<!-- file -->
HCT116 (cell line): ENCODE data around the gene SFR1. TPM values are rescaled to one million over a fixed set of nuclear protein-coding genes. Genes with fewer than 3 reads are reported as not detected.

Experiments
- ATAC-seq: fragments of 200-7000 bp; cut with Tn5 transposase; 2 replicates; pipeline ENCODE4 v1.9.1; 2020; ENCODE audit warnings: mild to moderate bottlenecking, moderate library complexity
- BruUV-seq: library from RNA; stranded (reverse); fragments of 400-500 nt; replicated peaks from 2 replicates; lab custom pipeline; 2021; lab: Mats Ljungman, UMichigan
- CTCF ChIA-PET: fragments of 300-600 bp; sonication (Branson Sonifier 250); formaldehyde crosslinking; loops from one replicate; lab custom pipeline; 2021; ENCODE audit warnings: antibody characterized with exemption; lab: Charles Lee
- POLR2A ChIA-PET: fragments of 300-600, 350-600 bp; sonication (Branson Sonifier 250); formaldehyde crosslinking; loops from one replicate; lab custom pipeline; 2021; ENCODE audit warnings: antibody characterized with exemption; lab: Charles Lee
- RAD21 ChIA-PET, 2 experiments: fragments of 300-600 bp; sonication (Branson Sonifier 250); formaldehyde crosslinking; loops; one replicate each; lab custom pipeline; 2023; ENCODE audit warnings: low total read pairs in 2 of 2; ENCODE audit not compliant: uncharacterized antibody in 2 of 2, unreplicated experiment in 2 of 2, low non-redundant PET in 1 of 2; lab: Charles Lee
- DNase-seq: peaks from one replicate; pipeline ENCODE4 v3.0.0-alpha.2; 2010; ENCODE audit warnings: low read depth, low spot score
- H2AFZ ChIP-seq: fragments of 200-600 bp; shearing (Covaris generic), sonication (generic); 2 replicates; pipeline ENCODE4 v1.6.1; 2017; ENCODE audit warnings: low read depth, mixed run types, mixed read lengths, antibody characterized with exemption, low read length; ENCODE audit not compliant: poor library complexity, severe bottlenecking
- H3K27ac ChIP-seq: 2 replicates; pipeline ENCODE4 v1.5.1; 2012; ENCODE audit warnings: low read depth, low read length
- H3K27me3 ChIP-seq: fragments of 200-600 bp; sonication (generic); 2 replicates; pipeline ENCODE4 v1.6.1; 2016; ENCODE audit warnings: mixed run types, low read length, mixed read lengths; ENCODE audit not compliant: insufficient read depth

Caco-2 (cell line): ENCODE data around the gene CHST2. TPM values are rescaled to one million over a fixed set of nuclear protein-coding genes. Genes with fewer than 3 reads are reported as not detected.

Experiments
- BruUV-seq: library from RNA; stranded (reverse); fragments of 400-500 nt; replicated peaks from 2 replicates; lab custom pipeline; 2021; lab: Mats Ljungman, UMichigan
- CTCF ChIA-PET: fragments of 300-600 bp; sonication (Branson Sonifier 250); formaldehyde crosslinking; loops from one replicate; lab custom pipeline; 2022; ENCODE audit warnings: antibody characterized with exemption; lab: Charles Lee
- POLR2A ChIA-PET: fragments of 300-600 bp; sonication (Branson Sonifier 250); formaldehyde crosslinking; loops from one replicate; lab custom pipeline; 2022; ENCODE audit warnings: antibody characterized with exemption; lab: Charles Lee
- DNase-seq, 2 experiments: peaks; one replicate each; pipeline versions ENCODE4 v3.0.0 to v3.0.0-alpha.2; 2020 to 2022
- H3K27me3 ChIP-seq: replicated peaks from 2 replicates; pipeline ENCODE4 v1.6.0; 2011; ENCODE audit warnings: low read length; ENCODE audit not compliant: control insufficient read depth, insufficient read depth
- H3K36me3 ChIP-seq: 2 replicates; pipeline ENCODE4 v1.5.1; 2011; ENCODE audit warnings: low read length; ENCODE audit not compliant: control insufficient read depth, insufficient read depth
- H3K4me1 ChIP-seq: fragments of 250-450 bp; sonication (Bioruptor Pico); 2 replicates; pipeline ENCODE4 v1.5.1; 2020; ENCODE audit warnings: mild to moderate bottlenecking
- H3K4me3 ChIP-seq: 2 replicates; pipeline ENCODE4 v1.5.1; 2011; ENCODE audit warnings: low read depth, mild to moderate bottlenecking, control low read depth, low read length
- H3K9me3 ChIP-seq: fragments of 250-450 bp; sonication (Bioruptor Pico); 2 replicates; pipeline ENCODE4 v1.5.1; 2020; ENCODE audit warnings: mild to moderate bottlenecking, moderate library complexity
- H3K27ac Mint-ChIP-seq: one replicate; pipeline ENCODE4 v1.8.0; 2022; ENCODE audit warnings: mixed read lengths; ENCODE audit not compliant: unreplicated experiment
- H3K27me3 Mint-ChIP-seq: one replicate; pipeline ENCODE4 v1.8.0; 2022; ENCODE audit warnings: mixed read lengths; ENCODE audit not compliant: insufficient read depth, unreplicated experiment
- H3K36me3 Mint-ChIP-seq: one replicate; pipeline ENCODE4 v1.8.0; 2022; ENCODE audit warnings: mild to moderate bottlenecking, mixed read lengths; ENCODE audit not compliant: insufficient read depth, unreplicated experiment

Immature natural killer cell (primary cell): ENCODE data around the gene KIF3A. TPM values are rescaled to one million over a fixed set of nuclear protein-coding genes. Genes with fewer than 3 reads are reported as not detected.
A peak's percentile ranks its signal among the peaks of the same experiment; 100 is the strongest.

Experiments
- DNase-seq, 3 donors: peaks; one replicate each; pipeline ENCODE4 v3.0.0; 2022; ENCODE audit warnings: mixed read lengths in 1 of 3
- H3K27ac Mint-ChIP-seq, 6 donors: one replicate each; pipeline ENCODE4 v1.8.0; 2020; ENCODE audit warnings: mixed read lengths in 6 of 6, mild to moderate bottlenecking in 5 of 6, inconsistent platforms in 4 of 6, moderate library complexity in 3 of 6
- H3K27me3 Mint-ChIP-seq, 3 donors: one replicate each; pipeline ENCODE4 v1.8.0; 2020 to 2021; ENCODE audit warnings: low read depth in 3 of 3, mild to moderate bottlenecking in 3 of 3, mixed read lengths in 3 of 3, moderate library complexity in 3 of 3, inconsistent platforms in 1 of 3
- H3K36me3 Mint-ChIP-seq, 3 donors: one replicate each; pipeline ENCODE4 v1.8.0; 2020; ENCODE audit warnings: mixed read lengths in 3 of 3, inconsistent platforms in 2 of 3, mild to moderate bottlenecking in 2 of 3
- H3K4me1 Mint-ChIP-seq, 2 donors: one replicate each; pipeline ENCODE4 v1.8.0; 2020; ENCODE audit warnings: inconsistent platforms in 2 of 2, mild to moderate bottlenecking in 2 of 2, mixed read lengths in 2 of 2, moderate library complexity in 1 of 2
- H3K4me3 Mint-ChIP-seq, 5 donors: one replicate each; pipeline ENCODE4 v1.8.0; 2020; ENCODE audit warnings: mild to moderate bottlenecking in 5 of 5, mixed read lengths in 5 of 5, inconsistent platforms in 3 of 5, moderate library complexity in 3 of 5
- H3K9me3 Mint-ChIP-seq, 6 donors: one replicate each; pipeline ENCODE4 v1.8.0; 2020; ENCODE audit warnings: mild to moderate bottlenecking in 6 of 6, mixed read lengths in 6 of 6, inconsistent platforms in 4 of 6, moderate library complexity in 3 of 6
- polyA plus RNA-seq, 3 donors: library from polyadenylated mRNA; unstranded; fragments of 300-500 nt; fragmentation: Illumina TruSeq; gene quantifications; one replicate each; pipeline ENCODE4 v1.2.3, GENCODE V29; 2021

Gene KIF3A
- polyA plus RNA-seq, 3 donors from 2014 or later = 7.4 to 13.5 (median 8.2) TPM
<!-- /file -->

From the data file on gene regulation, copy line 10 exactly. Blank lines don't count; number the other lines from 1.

- H3K27ac ChIP-seq: 2 replicates; pipeline ENCODE4 v1.5.1; 2012; ENCODE audit warnings: low read depth, low read length